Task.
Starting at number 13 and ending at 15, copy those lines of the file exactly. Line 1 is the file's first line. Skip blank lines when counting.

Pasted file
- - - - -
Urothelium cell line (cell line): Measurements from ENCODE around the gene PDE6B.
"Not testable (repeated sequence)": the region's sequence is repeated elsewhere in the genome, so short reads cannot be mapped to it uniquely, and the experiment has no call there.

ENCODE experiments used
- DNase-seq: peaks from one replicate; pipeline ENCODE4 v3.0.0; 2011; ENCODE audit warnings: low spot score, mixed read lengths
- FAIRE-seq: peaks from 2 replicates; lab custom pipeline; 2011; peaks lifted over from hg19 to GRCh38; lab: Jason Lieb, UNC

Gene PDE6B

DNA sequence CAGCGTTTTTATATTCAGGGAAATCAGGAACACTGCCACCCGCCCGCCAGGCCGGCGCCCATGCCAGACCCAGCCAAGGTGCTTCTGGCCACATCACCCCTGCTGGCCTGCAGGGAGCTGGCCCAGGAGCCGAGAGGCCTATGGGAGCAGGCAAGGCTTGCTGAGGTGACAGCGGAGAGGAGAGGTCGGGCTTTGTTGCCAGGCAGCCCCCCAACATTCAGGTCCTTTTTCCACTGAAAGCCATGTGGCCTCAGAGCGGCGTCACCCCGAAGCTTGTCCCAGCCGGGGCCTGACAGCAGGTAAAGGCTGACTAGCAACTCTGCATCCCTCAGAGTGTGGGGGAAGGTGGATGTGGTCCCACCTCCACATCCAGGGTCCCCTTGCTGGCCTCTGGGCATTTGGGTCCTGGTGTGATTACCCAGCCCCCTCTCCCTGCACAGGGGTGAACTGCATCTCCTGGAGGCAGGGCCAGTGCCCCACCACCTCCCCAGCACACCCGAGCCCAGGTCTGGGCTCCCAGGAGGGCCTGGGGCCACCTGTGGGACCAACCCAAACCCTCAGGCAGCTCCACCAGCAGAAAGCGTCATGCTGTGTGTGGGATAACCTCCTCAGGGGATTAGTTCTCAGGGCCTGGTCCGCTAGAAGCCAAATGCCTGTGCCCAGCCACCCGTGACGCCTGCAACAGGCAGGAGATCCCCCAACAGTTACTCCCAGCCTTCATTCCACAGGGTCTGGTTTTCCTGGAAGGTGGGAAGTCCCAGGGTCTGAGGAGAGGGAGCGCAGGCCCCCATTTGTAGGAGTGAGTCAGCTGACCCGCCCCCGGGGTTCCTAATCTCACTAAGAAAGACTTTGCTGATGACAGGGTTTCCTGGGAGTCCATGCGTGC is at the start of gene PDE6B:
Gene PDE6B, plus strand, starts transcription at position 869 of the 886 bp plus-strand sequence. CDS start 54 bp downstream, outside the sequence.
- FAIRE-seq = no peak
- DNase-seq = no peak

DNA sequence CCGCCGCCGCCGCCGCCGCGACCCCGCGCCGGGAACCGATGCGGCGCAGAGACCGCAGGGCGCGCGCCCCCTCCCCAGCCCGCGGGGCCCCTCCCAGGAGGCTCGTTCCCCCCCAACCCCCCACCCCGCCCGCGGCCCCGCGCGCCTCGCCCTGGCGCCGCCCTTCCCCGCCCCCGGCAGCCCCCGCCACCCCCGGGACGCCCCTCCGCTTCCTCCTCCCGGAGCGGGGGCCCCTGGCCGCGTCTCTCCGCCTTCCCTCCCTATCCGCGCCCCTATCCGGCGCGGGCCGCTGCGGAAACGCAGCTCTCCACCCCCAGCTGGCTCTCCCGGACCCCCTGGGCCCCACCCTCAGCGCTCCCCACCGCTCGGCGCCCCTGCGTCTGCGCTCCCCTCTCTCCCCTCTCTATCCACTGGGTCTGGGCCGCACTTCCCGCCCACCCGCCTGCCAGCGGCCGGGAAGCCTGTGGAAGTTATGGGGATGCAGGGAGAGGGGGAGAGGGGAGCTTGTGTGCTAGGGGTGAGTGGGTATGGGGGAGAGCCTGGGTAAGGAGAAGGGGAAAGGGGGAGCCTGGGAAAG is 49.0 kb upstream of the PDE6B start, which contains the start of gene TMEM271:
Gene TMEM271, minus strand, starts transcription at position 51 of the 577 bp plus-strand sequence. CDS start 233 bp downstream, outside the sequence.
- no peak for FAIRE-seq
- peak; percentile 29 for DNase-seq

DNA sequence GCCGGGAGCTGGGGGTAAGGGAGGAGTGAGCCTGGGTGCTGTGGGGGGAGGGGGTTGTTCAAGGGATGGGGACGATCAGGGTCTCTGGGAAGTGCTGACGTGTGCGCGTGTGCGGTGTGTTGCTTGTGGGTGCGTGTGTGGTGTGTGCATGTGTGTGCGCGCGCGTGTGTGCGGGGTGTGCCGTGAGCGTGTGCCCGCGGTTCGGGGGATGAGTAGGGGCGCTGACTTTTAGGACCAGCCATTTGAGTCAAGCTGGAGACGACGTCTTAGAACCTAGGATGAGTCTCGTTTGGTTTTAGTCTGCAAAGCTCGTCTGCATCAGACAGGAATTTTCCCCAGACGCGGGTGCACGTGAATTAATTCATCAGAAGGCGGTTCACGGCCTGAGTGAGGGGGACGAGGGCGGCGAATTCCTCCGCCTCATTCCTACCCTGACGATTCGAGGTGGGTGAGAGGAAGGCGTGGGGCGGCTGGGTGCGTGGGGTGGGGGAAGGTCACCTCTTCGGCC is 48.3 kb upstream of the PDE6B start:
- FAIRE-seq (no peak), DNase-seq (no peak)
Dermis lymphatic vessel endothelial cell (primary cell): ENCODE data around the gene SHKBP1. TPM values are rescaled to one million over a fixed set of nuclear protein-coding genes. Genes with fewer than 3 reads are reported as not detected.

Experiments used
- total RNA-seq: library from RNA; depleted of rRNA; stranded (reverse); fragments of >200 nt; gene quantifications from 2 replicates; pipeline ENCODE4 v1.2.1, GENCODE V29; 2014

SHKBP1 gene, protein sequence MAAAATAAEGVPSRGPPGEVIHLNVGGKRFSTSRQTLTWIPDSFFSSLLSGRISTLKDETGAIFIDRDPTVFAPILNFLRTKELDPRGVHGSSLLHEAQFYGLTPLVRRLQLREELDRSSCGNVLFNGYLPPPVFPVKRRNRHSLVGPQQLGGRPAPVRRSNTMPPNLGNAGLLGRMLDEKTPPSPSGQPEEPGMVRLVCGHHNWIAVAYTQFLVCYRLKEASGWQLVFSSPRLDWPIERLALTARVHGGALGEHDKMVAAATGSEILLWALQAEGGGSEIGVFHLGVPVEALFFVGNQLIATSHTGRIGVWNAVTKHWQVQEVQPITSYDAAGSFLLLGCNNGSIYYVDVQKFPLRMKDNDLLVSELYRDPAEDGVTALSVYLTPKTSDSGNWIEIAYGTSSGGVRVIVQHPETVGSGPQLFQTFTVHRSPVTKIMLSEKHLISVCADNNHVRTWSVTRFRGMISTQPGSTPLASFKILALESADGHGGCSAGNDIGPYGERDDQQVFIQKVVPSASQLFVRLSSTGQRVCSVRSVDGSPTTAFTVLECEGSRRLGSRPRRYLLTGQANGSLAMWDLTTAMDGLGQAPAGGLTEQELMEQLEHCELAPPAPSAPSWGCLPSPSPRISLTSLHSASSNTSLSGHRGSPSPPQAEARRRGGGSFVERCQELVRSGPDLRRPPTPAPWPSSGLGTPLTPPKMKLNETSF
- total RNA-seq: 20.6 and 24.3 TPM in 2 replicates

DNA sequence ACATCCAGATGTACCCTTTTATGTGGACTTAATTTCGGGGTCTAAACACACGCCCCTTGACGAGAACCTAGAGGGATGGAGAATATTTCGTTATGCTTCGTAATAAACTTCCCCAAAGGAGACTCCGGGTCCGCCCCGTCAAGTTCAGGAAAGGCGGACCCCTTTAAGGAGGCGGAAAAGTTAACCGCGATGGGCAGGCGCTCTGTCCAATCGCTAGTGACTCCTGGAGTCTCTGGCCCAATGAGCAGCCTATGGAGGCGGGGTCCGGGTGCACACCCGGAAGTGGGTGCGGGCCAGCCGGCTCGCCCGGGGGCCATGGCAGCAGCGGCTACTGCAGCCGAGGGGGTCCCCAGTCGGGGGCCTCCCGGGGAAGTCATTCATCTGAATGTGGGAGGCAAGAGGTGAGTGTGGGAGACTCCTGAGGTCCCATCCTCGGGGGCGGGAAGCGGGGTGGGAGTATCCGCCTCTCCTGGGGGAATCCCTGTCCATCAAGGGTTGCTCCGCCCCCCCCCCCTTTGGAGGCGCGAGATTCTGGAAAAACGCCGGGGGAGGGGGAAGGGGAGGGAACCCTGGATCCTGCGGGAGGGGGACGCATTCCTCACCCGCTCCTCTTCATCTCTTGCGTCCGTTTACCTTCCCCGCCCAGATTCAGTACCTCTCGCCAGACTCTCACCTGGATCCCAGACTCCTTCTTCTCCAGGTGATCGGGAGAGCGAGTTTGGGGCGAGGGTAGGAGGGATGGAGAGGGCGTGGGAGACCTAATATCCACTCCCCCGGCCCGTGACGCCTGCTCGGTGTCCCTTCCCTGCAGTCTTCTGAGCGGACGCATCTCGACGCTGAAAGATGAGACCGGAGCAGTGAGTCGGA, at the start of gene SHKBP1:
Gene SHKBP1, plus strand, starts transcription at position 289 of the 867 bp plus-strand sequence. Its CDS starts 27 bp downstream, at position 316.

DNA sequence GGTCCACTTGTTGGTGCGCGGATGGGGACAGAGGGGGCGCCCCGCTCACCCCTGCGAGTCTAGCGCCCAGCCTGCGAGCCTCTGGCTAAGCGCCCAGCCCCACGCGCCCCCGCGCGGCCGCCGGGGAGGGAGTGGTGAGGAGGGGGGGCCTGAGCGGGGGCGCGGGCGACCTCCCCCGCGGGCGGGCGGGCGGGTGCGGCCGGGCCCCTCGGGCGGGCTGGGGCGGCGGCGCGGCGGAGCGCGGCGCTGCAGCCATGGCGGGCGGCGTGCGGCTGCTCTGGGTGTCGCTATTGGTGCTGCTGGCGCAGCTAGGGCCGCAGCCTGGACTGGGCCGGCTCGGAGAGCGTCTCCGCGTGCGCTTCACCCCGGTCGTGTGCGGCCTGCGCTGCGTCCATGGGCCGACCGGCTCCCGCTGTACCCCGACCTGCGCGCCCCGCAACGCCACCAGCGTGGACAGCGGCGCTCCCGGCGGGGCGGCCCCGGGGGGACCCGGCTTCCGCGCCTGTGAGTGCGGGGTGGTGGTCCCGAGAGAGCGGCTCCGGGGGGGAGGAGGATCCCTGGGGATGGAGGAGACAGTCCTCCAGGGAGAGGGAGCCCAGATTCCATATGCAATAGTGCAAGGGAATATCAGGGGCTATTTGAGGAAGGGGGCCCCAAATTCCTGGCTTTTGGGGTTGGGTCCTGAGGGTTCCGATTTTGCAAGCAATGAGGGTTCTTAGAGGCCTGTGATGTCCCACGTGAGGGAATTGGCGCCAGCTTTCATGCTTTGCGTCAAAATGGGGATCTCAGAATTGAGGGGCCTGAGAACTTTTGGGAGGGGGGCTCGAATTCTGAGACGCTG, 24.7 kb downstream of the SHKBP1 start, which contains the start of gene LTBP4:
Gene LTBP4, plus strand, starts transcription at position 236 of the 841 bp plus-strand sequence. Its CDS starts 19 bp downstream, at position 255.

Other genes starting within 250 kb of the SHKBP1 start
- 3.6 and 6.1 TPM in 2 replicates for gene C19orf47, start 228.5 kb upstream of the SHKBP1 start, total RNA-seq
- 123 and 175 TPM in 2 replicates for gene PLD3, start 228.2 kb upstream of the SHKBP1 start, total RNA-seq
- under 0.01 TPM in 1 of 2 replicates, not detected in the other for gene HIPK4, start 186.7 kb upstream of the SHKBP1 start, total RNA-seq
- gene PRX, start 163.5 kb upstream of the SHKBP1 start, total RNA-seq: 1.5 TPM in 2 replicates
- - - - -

- no peak for FAIRE-seq
- peak; percentile 29 for DNase-seq

DNA sequence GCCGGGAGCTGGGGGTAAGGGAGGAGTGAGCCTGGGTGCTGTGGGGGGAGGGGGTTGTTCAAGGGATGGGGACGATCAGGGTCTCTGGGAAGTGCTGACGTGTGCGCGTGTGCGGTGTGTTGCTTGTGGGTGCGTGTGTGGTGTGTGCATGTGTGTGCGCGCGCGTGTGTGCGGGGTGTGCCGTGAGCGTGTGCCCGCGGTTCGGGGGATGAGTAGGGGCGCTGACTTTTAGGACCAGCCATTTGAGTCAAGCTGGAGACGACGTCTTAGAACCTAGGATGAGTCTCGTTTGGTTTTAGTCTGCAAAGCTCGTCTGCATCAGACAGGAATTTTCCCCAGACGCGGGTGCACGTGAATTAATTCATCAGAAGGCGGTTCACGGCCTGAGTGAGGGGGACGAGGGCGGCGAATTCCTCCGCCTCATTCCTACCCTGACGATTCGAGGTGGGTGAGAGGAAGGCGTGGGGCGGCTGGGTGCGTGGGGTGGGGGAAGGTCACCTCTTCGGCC is 48.3 kb upstream of the PDE6B start: